The Chimp is yet to catch up with evolution.  He still thinks that the world is full of predators and that everything and everyone is out to get you.  He takes everything personally and is completely irrational.  His main purpose is to protect you, and his main instinct is survival.  The first step to managing your Chimp is to recognise that it is the Chimp reacting, not you, the Human.  Then, slow down.  This allows your Human to catch up with the situation and bring some logical, rational thinking into it.  Get perspective of the situation.  For example, ask yourself if it is life threatening.  If it is not, then you can thank your Chimp for stepping in, and assure him that you will take it from here.  Give yourself time for your sympathetic nervous system (the bit that increases your heart rate, makes you feel fuzzy headed, and gives you sweaty palms) to calm down, and allow you to take control of the situation.  Then you can create a plan of action, which will help to reduce the symptoms of anxiety and replace them with the more secure feelings of familiarity.

Everyone experiences symptoms of anxiety from time to time, but it is when those symptoms are becoming restrictive to your well-being, and preventing you from doing what you want to do, that you need to pay them a little bit more attention.  Anxiety is your body's way of telling you that something is not quite right.   If your feel that your Chimp spends more time sabotaging you than happily asleep in his box, you may need some help, and there are lots of professionals out there that can help with anxiety, and if your emotions are becoming difficult to deal with, search out someone that can help you.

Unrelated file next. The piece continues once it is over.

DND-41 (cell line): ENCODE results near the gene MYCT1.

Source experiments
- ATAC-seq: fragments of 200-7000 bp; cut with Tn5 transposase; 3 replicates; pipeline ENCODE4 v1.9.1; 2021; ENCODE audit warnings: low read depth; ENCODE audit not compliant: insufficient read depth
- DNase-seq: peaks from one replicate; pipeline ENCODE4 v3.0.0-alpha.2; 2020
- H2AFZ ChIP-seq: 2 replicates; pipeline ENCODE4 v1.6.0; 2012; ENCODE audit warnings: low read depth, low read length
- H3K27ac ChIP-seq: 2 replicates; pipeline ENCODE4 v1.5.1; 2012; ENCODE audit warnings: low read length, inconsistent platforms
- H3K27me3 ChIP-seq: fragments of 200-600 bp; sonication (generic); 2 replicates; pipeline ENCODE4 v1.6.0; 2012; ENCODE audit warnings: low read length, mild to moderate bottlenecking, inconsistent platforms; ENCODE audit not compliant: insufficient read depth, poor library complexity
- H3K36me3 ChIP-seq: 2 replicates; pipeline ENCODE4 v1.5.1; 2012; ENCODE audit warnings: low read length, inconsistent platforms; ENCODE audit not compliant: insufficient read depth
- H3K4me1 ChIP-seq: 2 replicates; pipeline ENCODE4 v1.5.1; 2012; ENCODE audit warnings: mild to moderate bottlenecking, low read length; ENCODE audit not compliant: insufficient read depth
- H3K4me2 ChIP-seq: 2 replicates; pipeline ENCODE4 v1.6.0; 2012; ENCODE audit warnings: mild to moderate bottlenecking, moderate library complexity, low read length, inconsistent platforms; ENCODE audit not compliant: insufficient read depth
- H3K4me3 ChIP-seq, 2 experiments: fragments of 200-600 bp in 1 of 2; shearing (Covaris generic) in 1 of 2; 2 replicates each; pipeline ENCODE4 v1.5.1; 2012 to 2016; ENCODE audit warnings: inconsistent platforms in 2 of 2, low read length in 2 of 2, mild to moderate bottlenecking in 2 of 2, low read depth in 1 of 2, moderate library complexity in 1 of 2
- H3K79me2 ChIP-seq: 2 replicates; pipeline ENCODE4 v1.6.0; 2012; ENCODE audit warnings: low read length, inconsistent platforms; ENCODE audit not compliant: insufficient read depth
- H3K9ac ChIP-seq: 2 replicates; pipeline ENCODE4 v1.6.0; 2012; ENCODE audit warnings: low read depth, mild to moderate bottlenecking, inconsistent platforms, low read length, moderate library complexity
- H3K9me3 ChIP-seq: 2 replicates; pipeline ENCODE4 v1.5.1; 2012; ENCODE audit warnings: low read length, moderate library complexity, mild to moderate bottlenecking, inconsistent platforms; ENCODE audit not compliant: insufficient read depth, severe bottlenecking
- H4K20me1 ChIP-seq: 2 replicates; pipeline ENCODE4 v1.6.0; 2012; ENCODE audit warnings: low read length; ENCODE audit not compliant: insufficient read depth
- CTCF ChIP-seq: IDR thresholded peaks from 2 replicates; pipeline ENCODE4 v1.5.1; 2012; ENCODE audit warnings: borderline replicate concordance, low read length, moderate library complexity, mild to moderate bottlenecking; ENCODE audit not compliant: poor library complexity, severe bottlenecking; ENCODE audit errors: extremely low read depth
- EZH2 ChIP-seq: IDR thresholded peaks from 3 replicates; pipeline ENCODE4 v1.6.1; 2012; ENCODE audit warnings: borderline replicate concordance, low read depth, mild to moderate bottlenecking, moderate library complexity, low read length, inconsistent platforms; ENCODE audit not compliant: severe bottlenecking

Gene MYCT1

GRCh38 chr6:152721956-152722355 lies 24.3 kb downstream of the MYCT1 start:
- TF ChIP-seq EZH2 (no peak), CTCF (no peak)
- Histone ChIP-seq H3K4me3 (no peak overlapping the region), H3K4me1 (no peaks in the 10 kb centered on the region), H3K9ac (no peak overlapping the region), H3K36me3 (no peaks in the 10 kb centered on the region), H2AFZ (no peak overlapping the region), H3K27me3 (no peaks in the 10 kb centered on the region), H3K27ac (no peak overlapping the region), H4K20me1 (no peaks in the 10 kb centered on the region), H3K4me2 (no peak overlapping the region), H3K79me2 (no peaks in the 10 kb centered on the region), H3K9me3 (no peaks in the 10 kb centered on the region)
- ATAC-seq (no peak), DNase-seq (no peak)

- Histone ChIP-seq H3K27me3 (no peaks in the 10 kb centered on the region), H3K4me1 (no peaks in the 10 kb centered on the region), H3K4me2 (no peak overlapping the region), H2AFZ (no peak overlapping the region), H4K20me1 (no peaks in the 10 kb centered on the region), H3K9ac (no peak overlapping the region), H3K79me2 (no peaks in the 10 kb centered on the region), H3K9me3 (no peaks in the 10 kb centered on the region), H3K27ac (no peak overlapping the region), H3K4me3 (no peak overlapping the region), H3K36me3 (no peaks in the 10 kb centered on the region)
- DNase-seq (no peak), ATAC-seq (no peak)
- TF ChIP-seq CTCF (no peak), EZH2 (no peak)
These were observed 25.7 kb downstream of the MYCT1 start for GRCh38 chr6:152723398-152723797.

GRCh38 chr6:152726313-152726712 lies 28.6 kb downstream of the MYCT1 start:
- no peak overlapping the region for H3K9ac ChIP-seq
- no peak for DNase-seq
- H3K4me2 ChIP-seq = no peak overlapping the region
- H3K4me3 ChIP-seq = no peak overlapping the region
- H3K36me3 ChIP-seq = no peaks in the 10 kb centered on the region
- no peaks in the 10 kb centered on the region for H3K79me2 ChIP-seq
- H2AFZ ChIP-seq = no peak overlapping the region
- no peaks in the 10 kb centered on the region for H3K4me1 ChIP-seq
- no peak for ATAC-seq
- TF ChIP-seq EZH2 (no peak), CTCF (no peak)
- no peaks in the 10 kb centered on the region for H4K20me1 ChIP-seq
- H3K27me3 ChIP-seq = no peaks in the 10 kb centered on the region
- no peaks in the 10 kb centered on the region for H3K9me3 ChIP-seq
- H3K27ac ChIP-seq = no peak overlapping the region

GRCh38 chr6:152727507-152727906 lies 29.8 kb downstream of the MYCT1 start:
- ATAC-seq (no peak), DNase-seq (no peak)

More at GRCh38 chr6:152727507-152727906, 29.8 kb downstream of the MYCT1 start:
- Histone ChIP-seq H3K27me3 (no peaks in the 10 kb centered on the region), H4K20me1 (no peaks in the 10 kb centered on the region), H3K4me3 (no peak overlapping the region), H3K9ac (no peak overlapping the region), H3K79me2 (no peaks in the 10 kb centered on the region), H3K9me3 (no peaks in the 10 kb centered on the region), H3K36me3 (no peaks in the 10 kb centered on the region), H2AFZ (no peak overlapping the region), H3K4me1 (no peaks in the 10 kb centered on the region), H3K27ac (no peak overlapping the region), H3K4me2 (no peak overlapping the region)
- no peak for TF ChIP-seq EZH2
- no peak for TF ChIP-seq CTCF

Franca Hood is a Clinical Hypnotherapist who you can see in our Mickleover Centre.  Use the contact form on this website to get in touch or phone us on 01332 521270 to book a FREE 30 minute Consultation.  Franca can also be contacted via her website.

Tags: Anxiety, Stress

Treatments: Hypnotherapy

Practitioners: Franca Hood, Mark Clutton, Sally Race

The views expressed in these blogs are those of the blog authors and do not necessarily reflect the views of The Bridge Centre for Natural Health.